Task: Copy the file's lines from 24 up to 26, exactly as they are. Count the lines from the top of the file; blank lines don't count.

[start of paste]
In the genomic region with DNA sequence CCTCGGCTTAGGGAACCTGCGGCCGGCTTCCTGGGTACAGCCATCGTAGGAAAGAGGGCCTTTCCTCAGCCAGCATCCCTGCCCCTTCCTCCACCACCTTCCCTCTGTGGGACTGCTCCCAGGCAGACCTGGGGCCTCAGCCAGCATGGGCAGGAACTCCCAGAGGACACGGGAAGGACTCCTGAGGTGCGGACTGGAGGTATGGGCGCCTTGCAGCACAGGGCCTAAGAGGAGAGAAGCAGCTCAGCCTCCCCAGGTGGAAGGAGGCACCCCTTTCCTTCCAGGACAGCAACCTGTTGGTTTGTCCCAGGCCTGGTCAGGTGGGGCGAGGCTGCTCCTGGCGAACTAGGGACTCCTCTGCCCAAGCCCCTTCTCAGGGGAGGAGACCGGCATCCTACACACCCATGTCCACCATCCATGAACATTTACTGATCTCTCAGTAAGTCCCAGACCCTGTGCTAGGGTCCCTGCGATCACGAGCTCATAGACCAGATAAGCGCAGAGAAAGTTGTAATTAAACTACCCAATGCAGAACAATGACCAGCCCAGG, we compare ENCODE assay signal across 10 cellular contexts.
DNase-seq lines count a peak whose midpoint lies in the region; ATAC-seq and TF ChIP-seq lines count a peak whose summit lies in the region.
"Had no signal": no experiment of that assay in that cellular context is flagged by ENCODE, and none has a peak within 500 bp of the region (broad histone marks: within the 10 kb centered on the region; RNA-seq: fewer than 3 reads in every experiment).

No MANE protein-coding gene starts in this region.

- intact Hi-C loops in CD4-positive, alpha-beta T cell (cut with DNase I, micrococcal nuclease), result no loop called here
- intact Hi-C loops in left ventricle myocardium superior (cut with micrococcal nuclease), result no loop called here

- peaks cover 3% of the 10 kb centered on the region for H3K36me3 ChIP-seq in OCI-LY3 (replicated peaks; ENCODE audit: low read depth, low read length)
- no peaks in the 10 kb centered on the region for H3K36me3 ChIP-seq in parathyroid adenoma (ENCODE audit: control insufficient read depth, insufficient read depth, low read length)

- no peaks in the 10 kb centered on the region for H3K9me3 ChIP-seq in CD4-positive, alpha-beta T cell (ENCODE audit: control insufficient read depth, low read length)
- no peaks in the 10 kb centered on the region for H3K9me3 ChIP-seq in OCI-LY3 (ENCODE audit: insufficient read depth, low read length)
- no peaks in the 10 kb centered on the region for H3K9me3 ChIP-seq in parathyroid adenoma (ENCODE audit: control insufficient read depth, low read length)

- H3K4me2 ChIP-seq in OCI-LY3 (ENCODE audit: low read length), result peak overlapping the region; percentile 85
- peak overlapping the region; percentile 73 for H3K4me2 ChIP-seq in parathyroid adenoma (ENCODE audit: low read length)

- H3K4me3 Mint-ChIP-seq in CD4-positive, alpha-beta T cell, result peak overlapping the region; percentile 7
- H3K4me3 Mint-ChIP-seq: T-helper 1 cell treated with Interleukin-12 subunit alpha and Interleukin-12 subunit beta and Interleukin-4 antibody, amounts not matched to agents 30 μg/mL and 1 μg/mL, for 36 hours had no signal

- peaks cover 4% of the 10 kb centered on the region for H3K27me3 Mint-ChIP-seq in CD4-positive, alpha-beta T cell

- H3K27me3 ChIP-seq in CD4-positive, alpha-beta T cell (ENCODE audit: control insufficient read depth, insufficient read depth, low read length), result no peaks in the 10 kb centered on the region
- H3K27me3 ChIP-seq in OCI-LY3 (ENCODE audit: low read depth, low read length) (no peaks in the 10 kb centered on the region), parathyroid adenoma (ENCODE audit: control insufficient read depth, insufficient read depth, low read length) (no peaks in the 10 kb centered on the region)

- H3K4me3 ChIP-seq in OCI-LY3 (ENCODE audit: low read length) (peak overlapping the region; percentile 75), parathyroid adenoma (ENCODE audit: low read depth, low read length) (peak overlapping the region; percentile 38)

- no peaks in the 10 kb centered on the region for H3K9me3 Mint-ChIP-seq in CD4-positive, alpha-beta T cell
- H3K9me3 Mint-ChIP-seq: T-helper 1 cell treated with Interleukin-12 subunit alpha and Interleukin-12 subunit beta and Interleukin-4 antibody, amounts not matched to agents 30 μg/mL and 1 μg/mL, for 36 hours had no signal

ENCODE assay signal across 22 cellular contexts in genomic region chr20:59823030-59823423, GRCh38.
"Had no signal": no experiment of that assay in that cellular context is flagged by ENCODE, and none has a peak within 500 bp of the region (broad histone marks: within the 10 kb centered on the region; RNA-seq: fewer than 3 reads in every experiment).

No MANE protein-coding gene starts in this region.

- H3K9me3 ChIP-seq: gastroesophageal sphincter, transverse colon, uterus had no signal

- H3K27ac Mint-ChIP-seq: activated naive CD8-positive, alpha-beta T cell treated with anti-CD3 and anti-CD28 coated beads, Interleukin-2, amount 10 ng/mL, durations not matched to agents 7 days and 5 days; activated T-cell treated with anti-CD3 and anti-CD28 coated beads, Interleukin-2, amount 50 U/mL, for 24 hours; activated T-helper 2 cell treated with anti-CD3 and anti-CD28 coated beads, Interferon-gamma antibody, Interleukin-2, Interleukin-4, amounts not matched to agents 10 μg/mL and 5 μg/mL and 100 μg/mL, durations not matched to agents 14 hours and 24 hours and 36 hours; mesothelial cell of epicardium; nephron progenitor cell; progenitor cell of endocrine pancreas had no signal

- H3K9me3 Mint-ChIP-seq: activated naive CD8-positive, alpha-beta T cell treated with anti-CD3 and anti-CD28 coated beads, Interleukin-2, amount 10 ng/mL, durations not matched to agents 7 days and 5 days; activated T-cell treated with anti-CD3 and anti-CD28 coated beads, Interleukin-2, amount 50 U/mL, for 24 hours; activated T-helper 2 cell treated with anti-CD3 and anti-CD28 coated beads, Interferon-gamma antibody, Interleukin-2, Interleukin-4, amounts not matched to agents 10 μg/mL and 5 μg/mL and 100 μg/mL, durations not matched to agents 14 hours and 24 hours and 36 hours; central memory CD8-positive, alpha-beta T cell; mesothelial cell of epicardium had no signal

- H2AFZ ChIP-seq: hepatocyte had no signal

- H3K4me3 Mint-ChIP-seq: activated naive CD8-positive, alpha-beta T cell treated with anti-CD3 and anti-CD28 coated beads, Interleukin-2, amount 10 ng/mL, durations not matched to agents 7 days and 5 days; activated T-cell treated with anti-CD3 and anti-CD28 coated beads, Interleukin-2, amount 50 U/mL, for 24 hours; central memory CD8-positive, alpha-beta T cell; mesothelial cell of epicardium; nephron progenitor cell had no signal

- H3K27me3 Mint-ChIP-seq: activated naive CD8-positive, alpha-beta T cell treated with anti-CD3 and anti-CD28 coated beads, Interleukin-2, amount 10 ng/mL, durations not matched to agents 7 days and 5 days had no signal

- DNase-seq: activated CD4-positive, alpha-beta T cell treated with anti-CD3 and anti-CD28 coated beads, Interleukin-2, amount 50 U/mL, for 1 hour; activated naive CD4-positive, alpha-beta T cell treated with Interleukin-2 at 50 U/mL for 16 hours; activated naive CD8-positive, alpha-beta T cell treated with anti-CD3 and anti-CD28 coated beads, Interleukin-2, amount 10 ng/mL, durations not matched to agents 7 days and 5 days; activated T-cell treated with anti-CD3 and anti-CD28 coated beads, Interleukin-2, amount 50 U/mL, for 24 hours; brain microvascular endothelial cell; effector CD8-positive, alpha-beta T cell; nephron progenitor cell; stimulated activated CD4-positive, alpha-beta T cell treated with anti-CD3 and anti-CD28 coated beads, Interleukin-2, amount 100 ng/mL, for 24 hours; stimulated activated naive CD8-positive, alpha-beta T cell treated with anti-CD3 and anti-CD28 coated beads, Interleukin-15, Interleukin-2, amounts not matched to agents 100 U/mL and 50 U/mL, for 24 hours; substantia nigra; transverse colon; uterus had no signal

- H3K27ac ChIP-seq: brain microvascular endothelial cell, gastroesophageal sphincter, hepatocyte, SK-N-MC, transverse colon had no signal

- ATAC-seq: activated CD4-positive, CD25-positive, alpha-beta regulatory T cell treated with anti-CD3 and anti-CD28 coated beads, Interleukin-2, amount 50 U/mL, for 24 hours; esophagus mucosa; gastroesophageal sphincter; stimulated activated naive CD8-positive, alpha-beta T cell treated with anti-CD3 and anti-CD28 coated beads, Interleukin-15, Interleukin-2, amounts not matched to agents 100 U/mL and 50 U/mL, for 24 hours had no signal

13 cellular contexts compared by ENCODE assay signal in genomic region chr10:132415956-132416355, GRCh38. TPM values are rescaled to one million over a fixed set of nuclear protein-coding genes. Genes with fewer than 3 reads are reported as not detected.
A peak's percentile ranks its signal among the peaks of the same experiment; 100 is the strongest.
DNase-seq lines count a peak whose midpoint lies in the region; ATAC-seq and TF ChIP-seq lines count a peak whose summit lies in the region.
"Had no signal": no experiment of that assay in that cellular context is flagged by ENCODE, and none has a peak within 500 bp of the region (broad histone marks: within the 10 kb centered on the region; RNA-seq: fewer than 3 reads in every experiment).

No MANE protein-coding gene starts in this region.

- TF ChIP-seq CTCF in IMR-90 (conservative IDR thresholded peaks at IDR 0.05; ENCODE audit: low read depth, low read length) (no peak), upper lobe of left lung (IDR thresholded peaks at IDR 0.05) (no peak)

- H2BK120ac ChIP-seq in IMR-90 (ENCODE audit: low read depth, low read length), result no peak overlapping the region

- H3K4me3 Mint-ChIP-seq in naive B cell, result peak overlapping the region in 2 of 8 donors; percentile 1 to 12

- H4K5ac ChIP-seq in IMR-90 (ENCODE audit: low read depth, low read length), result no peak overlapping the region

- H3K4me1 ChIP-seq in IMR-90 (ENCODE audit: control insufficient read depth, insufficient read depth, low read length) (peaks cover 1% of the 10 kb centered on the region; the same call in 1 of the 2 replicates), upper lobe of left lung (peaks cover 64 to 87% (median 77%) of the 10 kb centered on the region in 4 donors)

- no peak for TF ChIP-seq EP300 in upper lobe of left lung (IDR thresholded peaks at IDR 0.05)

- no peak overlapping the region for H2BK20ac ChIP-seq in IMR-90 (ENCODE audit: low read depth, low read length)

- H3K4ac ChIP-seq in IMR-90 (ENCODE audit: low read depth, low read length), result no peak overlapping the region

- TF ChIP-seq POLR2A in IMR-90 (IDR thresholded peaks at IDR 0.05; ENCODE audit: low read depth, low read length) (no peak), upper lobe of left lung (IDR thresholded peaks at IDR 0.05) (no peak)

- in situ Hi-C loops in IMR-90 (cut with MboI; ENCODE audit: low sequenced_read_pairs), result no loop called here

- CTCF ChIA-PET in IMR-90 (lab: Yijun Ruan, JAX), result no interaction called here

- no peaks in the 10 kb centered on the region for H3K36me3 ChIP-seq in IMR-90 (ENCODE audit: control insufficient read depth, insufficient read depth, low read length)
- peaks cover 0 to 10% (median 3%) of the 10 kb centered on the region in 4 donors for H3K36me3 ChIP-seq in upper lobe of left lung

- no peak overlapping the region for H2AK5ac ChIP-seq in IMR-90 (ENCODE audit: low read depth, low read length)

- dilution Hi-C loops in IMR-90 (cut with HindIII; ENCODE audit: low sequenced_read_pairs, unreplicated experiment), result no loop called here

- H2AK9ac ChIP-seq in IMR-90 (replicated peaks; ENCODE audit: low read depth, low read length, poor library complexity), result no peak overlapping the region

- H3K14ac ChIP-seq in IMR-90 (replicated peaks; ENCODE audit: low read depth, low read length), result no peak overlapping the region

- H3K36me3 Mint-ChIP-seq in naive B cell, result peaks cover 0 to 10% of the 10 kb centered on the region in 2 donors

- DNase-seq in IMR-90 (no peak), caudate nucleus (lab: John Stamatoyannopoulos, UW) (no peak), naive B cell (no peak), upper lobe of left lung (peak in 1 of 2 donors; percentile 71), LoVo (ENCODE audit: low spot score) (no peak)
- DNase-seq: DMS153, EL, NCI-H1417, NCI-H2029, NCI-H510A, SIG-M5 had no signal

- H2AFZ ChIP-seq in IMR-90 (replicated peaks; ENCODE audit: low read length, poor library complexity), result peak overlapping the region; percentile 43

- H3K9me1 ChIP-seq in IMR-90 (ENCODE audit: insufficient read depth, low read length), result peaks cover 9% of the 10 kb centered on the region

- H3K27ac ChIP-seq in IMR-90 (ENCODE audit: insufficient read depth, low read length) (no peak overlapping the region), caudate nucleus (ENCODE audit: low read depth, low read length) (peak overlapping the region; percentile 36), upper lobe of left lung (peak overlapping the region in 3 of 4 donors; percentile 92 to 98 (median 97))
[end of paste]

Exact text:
No MANE protein-coding gene starts in this region.

- H3K9me3 ChIP-seq: gastroesophageal sphincter, transverse colon, uterus had no signal

- H3K27ac Mint-ChIP-seq: activated naive CD8-positive, alpha-beta T cell treated with anti-CD3 and anti-CD28 coated beads, Interleukin-2, amount 10 ng/mL, durations not matched to agents 7 days and 5 days; activated T-cell treated with anti-CD3 and anti-CD28 coated beads, Interleukin-2, amount 50 U/mL, for 24 hours; activated T-helper 2 cell treated with anti-CD3 and anti-CD28 coated beads, Interferon-gamma antibody, Interleukin-2, Interleukin-4, amounts not matched to agents 10 μg/mL and 5 μg/mL and 100 μg/mL, durations not matched to agents 14 hours and 24 hours and 36 hours; mesothelial cell of epicardium; nephron progenitor cell; progenitor cell of endocrine pancreas had no signal